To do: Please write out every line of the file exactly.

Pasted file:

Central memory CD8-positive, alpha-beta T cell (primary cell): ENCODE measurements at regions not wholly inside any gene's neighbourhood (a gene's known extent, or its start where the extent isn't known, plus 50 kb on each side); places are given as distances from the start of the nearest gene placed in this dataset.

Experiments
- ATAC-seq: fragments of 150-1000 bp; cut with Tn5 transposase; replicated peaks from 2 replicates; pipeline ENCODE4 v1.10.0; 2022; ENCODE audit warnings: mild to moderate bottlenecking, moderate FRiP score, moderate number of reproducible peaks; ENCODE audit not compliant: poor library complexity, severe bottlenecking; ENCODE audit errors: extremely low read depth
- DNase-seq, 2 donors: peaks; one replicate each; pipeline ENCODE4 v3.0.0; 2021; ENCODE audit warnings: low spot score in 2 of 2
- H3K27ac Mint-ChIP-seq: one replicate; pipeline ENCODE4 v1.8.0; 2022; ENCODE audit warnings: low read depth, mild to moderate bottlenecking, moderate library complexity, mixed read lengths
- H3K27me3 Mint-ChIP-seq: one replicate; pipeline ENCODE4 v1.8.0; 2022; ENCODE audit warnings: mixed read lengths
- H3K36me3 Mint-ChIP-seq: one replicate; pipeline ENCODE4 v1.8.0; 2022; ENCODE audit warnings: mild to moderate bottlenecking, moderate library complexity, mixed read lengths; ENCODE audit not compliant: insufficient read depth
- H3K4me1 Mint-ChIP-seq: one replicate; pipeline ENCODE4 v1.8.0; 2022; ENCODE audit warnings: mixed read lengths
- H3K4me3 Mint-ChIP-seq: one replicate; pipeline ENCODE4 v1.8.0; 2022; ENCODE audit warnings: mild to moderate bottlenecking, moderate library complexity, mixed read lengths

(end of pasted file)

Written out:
Central memory CD8-positive, alpha-beta T cell (primary cell): ENCODE measurements at regions not wholly inside any gene's neighbourhood (a gene's known extent, or its start where the extent isn't known, plus 50 kb on each side); places are given as distances from the start of the nearest gene placed in this dataset.

Experiments
- ATAC-seq: fragments of 150-1000 bp; cut with Tn5 transposase; replicated peaks from 2 replicates; pipeline ENCODE4 v1.10.0; 2022; ENCODE audit warnings: mild to moderate bottlenecking, moderate FRiP score, moderate number of reproducible peaks; ENCODE audit not compliant: poor library complexity, severe bottlenecking; ENCODE audit errors: extremely low read depth
- DNase-seq, 2 donors: peaks; one replicate each; pipeline ENCODE4 v3.0.0; 2021; ENCODE audit warnings: low spot score in 2 of 2
- H3K27ac Mint-ChIP-seq: one replicate; pipeline ENCODE4 v1.8.0; 2022; ENCODE audit warnings: low read depth, mild to moderate bottlenecking, moderate library complexity, mixed read lengths
- H3K27me3 Mint-ChIP-seq: one replicate; pipeline ENCODE4 v1.8.0; 2022; ENCODE audit warnings: mixed read lengths
- H3K36me3 Mint-ChIP-seq: one replicate; pipeline ENCODE4 v1.8.0; 2022; ENCODE audit warnings: mild to moderate bottlenecking, moderate library complexity, mixed read lengths; ENCODE audit not compliant: insufficient read depth
- H3K4me1 Mint-ChIP-seq: one replicate; pipeline ENCODE4 v1.8.0; 2022; ENCODE audit warnings: mixed read lengths
- H3K4me3 Mint-ChIP-seq: one replicate; pipeline ENCODE4 v1.8.0; 2022; ENCODE audit warnings: mild to moderate bottlenecking, moderate library complexity, mixed read lengths